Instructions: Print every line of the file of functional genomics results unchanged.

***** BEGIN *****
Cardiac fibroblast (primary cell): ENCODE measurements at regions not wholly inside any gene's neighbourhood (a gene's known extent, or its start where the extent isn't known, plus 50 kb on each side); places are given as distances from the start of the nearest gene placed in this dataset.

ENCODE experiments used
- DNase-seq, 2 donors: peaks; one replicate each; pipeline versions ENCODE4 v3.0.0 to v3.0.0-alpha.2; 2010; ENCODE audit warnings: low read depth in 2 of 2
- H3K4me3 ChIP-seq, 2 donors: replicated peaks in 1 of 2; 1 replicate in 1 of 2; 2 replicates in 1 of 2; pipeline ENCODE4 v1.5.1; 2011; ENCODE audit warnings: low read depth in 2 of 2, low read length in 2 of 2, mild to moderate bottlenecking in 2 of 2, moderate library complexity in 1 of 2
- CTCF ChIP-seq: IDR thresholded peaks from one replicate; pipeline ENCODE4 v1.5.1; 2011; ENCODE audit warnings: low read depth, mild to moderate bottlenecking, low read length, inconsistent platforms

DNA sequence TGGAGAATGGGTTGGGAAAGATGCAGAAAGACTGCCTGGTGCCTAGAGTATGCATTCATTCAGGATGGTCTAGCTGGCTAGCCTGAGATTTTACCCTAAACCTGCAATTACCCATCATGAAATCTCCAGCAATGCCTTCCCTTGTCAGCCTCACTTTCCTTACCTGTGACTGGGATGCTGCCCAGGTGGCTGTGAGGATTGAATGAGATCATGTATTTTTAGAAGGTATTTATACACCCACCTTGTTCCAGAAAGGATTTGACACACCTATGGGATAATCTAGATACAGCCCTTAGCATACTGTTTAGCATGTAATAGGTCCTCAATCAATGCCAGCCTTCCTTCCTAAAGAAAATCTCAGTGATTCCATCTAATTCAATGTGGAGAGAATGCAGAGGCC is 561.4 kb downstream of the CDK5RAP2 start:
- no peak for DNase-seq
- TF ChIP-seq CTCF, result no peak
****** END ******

Cardiac fibroblast (primary cell): ENCODE measurements at regions not wholly inside any gene's neighbourhood (a gene's known extent, or its start where the extent isn't known, plus 50 kb on each side); places are given as distances from the start of the nearest gene placed in this dataset.

ENCODE experiments used
- DNase-seq, 2 donors: peaks; one replicate each; pipeline versions ENCODE4 v3.0.0 to v3.0.0-alpha.2; 2010; ENCODE audit warnings: low read depth in 2 of 2
- H3K4me3 ChIP-seq, 2 donors: replicated peaks in 1 of 2; 1 replicate in 1 of 2; 2 replicates in 1 of 2; pipeline ENCODE4 v1.5.1; 2011; ENCODE audit warnings: low read depth in 2 of 2, low read length in 2 of 2, mild to moderate bottlenecking in 2 of 2, moderate library complexity in 1 of 2
- CTCF ChIP-seq: IDR thresholded peaks from one replicate; pipeline ENCODE4 v1.5.1; 2011; ENCODE audit warnings: low read depth, mild to moderate bottlenecking, low read length, inconsistent platforms

DNA sequence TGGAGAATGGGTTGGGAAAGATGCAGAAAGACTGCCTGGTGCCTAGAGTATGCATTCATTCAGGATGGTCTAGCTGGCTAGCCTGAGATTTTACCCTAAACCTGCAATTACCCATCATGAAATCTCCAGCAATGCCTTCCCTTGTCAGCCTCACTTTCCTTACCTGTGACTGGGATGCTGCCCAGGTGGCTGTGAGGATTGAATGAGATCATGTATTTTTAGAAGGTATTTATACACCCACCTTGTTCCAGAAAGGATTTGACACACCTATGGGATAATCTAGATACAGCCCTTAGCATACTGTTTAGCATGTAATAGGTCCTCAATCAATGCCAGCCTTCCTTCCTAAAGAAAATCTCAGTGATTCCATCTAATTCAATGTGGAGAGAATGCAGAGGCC is 561.4 kb downstream of the CDK5RAP2 start:
- no peak for DNase-seq
- TF ChIP-seq CTCF, result no peak